Figure 2: Startups working on addressing key challenges in the cell-based meat space
What to look for in 2020 and beyond?
Startups in this space are already looking to address some of the above-mentioned key challenges to take a step forward toward commercializing cell-based meat. Revisiting the commercialization roadmap that we published, here are some of the key milestones to look for within the coming five years:
Hybrid products are likely to be the first to come to the market
Developers initially focusing on hybrid products, for example, plant-based product mixed with cell-based fat or meat, are likely to gain commercial traction. Israeli startup Future Meat has announced the construction of a pilot plant to commercialize such hybrid products by 2021. Likewise, another startup, SuperMeat, has a recent patent application that outlines methods to develop hybrid products containing plant protein and cultured meat. An example is hybrid chicken-like sausage made from soy protein and wheat protein mixed with cultured fat. Hybrid products can be a viable step toward commercializing cell-based meat as well as a means to gain initial consumer acceptance. This also allows cell-based meat products to enter the market in different phases.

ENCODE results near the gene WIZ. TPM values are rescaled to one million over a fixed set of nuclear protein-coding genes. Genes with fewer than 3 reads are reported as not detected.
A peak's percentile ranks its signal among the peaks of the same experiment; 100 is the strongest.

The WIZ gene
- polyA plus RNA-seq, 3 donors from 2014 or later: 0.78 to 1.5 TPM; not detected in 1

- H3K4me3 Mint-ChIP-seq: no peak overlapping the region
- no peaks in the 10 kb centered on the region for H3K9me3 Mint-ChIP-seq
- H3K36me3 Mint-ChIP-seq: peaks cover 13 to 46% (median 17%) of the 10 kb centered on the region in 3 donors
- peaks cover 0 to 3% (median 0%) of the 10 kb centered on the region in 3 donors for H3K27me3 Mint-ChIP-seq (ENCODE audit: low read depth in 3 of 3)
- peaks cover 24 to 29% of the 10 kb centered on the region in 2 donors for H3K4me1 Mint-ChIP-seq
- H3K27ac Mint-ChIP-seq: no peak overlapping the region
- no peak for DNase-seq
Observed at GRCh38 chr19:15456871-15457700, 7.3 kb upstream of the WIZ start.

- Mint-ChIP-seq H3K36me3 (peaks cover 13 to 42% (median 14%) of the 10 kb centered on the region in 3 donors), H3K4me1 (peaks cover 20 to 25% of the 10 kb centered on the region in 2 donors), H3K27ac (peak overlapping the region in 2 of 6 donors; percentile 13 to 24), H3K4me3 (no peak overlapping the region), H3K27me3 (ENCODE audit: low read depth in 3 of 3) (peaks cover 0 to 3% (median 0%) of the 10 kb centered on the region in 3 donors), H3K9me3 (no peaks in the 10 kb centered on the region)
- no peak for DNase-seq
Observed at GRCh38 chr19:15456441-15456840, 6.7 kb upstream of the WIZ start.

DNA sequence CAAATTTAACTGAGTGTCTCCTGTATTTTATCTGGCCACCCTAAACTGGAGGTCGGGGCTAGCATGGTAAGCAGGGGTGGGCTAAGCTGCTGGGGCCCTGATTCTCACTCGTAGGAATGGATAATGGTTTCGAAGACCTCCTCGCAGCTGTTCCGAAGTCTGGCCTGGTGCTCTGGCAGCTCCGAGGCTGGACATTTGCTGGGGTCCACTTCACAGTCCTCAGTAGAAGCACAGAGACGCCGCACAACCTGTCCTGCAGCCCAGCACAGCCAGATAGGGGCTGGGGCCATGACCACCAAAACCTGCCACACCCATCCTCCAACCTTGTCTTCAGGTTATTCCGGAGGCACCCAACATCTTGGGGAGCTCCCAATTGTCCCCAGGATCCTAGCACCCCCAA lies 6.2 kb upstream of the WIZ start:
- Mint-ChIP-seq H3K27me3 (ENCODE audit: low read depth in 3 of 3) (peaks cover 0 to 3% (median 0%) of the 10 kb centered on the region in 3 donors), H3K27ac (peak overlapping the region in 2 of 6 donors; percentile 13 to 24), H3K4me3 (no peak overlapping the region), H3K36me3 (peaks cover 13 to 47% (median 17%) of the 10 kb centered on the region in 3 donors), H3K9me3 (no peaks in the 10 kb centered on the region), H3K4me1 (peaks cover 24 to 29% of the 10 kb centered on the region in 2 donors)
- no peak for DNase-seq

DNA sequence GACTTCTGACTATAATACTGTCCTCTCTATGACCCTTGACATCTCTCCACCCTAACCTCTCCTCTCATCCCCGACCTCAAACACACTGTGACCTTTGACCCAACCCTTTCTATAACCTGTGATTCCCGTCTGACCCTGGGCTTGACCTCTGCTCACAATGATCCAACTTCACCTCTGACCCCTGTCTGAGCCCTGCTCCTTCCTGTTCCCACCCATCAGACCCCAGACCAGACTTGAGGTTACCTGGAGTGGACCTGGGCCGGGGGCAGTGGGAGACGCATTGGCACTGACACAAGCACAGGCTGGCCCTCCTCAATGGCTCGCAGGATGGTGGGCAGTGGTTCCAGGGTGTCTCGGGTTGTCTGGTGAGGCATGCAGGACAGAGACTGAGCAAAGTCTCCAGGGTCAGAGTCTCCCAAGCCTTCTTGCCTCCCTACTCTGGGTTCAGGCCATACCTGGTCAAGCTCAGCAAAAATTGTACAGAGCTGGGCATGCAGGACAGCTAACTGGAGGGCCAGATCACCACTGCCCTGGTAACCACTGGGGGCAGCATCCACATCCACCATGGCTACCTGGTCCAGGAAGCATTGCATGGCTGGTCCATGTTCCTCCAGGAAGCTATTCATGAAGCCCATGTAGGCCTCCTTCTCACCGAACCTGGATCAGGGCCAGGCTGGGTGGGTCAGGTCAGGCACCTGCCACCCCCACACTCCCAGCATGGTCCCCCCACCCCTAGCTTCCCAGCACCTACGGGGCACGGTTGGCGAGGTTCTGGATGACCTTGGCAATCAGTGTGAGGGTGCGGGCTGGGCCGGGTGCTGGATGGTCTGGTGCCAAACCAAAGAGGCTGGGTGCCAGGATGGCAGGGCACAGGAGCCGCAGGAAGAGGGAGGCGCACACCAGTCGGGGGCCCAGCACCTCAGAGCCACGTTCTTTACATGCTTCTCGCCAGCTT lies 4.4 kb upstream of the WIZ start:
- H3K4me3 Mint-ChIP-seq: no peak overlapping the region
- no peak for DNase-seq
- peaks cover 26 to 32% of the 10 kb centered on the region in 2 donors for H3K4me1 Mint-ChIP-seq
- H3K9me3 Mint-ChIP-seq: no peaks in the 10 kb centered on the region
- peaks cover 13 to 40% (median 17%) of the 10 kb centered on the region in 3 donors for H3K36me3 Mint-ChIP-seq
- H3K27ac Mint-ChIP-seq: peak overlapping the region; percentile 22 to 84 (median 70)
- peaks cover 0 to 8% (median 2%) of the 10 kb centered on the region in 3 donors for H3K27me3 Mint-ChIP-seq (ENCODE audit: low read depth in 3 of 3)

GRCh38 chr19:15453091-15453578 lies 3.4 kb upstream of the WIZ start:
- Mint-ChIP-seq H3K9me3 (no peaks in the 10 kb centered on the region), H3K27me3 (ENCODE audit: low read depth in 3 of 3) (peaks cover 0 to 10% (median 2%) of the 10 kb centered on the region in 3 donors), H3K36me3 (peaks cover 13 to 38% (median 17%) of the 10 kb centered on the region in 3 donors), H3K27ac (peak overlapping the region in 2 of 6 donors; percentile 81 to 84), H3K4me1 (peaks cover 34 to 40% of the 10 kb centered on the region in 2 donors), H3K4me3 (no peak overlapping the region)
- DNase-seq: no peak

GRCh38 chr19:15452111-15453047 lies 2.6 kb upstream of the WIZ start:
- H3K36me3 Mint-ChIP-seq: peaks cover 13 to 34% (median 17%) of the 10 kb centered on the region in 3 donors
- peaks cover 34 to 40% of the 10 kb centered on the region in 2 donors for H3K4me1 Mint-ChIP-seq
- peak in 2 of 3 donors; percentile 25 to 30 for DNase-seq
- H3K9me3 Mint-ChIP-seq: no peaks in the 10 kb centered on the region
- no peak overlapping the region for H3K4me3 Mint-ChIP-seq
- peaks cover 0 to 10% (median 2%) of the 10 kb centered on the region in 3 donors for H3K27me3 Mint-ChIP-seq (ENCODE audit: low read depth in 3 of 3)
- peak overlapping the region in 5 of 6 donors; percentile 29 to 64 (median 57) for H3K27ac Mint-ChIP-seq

Startups will race toward pilot plant setup
With their infusions of cash, a handful of startups are looking to build their first pilot plant facilities as they look to move beyond lab-scale production. For instance, BlueNalu has an ambitious commercialization strategy and plans to construct a pilot facility to commercialize cell-based seafood in late 2021. Irrespective of the target product type, interested parties should closely monitor the efforts from Memphis Meats, Future Meat, BlueNalu, and others toward the successful construction of pilot plants, an immediate major milestone in the space.
Despite the current unknowns in terms of regulatory approval timelines and cost-efficient scale-up, cell-based meat will be an important part of the future of proteins, requiring the interplay of multiple industries to come to fruition. Those interested are encouraged to enter this landscape through strategic partnerships or investments but remain cognizant of the technical, commercial, and regulatory hurdles that startups need to negotiate to make cell-based meats a commercial reality.